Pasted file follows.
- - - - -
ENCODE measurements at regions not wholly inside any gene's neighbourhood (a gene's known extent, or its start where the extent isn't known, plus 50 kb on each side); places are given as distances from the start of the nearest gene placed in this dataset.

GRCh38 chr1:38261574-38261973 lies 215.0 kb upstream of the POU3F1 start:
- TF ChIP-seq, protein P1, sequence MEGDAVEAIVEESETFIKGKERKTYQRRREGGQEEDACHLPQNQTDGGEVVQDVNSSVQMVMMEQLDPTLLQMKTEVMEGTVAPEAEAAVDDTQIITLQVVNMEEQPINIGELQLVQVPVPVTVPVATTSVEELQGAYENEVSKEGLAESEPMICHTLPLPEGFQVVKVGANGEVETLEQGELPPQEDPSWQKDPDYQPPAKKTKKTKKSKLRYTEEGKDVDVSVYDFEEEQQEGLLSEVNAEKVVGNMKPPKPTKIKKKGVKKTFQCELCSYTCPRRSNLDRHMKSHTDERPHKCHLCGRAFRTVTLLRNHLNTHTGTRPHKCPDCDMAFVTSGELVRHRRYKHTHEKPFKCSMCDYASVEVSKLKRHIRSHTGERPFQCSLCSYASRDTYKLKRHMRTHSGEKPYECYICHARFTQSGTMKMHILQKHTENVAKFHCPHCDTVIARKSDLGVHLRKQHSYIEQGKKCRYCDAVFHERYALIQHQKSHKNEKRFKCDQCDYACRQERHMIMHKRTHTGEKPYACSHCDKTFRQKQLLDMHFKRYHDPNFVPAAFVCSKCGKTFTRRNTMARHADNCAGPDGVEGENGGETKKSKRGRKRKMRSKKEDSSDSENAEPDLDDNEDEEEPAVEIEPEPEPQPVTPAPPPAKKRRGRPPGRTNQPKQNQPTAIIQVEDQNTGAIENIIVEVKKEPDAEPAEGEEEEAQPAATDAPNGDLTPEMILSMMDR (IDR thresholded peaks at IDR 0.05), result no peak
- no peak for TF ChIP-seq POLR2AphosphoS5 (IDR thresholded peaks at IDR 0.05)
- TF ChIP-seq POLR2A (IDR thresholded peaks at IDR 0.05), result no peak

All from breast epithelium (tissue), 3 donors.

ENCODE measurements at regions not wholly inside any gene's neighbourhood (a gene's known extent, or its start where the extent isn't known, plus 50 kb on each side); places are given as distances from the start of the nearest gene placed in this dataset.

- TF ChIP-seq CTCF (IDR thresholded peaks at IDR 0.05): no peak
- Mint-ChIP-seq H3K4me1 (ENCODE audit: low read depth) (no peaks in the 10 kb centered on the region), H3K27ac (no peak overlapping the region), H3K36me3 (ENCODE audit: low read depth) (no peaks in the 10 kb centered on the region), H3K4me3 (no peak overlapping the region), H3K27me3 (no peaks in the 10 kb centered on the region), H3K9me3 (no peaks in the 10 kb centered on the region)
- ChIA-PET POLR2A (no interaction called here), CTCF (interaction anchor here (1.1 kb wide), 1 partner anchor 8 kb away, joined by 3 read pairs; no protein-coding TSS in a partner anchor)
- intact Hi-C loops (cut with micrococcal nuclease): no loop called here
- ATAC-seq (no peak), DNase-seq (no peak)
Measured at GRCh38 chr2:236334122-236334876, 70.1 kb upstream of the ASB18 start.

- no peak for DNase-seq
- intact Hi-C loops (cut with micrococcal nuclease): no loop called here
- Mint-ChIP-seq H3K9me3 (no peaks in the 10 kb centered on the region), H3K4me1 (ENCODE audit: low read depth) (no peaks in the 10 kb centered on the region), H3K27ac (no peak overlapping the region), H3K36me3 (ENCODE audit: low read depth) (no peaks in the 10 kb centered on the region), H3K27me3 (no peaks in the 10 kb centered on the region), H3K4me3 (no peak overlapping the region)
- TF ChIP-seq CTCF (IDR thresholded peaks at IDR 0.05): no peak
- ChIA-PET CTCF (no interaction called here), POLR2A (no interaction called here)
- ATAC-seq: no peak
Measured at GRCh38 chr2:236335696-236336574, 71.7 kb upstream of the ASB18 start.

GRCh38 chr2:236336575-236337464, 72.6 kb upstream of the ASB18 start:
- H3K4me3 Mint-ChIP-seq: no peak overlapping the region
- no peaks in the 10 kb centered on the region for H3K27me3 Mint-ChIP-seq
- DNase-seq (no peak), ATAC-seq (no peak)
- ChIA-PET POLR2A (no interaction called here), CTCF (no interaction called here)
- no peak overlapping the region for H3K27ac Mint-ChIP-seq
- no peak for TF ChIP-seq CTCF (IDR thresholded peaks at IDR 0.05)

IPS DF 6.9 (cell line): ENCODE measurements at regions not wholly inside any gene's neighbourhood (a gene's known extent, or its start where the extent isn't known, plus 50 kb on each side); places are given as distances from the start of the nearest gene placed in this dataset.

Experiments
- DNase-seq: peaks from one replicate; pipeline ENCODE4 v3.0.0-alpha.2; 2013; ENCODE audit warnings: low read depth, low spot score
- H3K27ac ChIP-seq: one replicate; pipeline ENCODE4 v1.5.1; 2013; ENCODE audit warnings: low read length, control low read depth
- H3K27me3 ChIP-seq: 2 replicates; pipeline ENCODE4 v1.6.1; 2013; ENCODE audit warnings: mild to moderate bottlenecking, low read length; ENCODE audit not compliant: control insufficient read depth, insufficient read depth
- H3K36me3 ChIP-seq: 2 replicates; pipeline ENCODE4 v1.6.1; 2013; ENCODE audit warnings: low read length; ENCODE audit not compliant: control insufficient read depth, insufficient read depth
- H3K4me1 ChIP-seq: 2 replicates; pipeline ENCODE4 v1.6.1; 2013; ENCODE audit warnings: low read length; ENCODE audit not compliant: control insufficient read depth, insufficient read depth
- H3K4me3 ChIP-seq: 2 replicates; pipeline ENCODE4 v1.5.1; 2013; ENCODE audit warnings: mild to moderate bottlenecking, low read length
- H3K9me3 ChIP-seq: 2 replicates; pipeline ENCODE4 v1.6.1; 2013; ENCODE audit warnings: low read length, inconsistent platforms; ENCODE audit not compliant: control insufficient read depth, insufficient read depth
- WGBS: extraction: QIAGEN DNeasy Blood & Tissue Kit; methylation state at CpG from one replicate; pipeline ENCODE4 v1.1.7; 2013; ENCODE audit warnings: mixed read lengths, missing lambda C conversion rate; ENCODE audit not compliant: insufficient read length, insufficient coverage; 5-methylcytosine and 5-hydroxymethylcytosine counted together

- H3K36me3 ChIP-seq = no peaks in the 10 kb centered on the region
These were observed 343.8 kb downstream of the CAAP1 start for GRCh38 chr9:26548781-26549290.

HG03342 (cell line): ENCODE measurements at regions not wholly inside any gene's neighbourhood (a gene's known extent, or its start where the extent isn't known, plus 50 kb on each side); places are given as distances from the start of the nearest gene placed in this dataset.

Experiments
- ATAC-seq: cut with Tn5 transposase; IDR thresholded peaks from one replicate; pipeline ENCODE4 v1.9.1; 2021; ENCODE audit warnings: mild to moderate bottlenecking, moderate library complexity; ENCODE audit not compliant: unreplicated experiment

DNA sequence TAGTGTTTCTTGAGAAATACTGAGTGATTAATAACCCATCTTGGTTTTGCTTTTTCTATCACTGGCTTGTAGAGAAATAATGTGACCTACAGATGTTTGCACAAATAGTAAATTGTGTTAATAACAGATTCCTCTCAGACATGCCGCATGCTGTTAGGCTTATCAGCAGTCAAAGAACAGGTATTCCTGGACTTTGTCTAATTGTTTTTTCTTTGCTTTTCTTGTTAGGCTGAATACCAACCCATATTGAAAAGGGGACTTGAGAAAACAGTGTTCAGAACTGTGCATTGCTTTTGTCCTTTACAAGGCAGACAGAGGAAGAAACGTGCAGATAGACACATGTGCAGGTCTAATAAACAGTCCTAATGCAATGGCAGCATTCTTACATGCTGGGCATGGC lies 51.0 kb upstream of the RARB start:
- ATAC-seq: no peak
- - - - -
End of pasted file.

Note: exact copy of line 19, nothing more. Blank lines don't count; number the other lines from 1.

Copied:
- ATAC-seq: no peak